Q: What do ``Segmentation violation'', ``Bus error'', and ``General protection fault'' mean? What's a ``core dump''?
A: These symptoms (and any similar messages having to do with memory access violations or protection faults) generally mean that your program tried to access memory it shouldn't have, invariably as a result of stack corruption or improper pointer use. Likely causes are:
Under Unix, any of these problems almost invariably leads to a ``core dump'': a file named core, [footnote] created in the current directory, containing a memory image of the crashed process, for debugging.
The distinction between ``Bus error'' and ``Segmentation Violation'' may or may not be significant; different versions of Unix generate these signals under different sets of circumstances. Roughly speaking, a segmentation violation indicates an attempt to access memory which doesn't even exist, and a bus error indicates an attempt to access memory in an illegal way (perhaps due to an unaligned pointer; see question 16.7).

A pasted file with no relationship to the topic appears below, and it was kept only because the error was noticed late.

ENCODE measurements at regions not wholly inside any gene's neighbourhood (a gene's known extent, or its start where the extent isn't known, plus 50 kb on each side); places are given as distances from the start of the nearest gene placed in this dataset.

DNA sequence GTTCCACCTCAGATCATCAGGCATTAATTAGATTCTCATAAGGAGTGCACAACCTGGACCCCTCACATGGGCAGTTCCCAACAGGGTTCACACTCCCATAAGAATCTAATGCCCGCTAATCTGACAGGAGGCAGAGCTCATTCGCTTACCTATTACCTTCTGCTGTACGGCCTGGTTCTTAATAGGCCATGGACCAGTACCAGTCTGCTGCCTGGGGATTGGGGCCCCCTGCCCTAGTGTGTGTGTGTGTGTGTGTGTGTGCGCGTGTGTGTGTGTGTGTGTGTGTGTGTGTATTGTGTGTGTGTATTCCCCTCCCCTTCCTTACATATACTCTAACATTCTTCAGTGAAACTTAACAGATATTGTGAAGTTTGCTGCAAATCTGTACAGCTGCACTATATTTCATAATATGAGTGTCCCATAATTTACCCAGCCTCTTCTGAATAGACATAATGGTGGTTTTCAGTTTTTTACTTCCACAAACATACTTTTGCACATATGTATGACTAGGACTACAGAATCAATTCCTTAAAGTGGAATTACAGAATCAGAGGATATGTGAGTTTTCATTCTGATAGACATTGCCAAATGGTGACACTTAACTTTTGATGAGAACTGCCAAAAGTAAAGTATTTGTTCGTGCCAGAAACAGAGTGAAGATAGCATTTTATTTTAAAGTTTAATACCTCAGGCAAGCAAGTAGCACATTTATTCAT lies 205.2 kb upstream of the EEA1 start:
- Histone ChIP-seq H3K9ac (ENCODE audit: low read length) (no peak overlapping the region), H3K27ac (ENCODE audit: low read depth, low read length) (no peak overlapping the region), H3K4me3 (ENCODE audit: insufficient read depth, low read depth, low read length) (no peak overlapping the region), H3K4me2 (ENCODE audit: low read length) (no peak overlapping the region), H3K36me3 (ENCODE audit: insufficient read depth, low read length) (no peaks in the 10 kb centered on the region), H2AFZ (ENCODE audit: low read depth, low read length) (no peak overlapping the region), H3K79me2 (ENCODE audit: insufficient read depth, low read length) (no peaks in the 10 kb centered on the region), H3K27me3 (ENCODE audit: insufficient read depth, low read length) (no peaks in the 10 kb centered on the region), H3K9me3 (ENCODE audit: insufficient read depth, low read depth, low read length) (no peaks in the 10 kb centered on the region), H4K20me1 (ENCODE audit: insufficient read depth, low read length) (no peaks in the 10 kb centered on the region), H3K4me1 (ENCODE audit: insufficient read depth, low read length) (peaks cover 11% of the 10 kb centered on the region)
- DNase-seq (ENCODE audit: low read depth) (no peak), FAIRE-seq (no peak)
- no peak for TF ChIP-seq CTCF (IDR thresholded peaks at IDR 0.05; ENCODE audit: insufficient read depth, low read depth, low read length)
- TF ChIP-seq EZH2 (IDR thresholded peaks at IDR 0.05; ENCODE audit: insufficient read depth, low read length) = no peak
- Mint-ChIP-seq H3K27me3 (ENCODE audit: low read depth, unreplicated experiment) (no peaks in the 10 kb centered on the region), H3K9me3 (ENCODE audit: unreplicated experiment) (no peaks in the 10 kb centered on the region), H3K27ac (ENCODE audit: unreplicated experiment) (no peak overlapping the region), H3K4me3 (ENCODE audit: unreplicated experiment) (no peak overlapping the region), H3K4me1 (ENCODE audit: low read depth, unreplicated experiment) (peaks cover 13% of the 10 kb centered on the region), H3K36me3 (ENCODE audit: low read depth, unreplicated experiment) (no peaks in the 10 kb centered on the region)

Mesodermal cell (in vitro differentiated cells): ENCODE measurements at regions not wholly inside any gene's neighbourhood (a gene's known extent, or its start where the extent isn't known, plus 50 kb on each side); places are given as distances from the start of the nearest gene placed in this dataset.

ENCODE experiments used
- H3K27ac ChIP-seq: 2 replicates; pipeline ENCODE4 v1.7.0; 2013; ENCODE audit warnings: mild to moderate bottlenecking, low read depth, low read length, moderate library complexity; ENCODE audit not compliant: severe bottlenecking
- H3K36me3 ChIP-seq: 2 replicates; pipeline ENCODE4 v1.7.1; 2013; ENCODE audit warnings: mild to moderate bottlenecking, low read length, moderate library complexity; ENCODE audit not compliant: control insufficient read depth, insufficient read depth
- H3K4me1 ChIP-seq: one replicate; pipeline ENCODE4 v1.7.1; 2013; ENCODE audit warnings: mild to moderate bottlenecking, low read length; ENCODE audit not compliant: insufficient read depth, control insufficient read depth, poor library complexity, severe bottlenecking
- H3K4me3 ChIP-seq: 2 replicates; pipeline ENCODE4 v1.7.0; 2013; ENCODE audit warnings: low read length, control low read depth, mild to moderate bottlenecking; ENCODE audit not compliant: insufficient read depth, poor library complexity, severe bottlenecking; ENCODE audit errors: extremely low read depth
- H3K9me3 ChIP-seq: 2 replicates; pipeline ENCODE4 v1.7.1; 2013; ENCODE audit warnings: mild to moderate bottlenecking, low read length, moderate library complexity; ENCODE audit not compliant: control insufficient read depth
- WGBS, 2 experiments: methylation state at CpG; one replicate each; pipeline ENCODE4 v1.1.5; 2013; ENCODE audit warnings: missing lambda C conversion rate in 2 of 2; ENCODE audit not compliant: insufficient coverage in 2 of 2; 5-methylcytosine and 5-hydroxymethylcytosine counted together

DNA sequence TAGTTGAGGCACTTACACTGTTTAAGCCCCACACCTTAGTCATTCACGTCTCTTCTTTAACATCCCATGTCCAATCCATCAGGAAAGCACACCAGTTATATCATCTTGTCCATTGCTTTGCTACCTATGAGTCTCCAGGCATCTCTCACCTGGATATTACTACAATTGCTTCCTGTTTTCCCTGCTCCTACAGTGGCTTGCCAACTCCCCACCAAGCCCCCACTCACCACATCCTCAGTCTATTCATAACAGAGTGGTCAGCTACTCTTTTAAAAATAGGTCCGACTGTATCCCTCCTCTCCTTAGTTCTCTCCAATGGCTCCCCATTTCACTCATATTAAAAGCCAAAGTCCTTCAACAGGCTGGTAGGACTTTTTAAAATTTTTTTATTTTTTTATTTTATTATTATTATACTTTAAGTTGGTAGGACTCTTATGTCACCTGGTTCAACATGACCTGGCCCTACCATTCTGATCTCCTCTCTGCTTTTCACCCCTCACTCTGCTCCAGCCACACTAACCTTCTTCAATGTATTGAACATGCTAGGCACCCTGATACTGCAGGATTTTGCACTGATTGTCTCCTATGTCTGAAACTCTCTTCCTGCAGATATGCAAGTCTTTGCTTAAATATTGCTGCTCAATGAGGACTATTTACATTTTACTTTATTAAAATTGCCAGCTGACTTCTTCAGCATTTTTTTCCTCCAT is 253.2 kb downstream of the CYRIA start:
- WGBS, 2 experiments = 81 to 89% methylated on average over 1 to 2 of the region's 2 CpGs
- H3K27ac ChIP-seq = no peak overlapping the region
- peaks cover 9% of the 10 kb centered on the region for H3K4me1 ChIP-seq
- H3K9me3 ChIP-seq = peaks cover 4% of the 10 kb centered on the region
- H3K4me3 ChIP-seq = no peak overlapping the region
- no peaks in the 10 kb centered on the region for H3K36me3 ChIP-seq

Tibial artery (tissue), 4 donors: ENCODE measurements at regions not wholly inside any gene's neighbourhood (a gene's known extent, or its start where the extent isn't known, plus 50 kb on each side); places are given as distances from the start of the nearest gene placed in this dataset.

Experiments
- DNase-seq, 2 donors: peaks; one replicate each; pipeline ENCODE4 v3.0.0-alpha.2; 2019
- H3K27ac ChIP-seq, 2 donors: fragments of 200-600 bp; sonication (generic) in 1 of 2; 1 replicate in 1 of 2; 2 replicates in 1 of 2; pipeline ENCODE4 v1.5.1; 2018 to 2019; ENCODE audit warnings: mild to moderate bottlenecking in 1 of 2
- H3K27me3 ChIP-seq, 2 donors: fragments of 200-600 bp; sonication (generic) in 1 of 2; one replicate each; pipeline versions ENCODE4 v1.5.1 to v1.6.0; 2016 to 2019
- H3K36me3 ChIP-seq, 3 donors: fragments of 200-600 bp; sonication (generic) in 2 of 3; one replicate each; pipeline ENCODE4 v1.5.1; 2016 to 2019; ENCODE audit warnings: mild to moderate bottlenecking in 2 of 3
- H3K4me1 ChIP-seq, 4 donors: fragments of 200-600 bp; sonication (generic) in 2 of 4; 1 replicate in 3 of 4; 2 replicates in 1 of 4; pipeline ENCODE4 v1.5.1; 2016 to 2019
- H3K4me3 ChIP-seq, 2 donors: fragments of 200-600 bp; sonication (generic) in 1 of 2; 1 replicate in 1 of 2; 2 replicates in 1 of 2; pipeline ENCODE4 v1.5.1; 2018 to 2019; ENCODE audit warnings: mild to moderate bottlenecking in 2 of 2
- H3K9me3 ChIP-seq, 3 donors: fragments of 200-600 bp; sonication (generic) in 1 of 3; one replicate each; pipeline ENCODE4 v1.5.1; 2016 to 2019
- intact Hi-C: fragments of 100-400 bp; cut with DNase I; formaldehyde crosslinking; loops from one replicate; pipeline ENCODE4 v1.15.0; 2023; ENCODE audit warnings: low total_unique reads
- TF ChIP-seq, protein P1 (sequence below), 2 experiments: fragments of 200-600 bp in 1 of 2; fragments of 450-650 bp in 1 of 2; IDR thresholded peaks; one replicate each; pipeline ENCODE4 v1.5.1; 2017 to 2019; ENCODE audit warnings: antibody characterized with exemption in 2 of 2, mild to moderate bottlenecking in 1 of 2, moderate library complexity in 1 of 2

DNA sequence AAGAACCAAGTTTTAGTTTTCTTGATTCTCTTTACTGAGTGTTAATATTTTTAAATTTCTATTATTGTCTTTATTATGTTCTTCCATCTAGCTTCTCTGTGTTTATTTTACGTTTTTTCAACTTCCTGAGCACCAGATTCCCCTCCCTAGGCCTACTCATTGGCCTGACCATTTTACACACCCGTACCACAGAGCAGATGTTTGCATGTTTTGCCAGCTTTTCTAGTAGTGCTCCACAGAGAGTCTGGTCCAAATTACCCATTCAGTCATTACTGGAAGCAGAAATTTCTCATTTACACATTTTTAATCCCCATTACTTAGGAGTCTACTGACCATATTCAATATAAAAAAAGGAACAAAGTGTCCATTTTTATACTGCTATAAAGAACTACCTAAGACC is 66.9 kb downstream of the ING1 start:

See also questions 16.3 and 16.4.